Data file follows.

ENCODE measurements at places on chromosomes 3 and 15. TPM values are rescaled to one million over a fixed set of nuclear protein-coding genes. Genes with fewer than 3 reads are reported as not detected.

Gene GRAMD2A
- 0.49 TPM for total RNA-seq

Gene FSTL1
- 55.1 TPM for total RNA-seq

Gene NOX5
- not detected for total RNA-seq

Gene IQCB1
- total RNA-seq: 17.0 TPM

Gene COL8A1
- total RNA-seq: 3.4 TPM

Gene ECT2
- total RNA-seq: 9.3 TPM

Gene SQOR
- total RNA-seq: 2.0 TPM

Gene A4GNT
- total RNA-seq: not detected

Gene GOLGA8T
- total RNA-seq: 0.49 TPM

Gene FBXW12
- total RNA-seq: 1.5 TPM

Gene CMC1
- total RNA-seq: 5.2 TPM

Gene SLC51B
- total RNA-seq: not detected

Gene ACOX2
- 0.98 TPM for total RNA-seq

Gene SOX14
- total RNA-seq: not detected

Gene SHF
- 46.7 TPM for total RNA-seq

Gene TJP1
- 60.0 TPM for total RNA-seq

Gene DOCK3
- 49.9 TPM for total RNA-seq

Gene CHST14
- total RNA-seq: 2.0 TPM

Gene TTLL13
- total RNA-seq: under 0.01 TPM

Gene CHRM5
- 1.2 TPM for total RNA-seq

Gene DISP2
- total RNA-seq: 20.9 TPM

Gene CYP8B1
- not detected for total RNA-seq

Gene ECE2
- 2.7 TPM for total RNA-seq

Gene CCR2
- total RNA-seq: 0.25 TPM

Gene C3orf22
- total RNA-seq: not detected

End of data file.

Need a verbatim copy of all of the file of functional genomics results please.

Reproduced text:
ENCODE measurements at places on chromosomes 3 and 15. TPM values are rescaled to one million over a fixed set of nuclear protein-coding genes. Genes with fewer than 3 reads are reported as not detected.

Gene GRAMD2A
- 0.49 TPM for total RNA-seq

Gene FSTL1
- 55.1 TPM for total RNA-seq

Gene NOX5
- not detected for total RNA-seq

Gene IQCB1
- total RNA-seq: 17.0 TPM

Gene COL8A1
- total RNA-seq: 3.4 TPM

Gene ECT2
- total RNA-seq: 9.3 TPM

Gene SQOR
- total RNA-seq: 2.0 TPM

Gene A4GNT
- total RNA-seq: not detected

Gene GOLGA8T
- total RNA-seq: 0.49 TPM

Gene FBXW12
- total RNA-seq: 1.5 TPM

Gene CMC1
- total RNA-seq: 5.2 TPM

Gene SLC51B
- total RNA-seq: not detected

Gene ACOX2
- 0.98 TPM for total RNA-seq

Gene SOX14
- total RNA-seq: not detected

Gene SHF
- 46.7 TPM for total RNA-seq

Gene TJP1
- 60.0 TPM for total RNA-seq

Gene DOCK3
- 49.9 TPM for total RNA-seq

Gene CHST14
- total RNA-seq: 2.0 TPM

Gene TTLL13
- total RNA-seq: under 0.01 TPM

Gene CHRM5
- 1.2 TPM for total RNA-seq

Gene DISP2
- total RNA-seq: 20.9 TPM

Gene CYP8B1
- not detected for total RNA-seq

Gene ECE2
- 2.7 TPM for total RNA-seq

Gene CCR2
- total RNA-seq: 0.25 TPM

Gene C3orf22
- total RNA-seq: not detected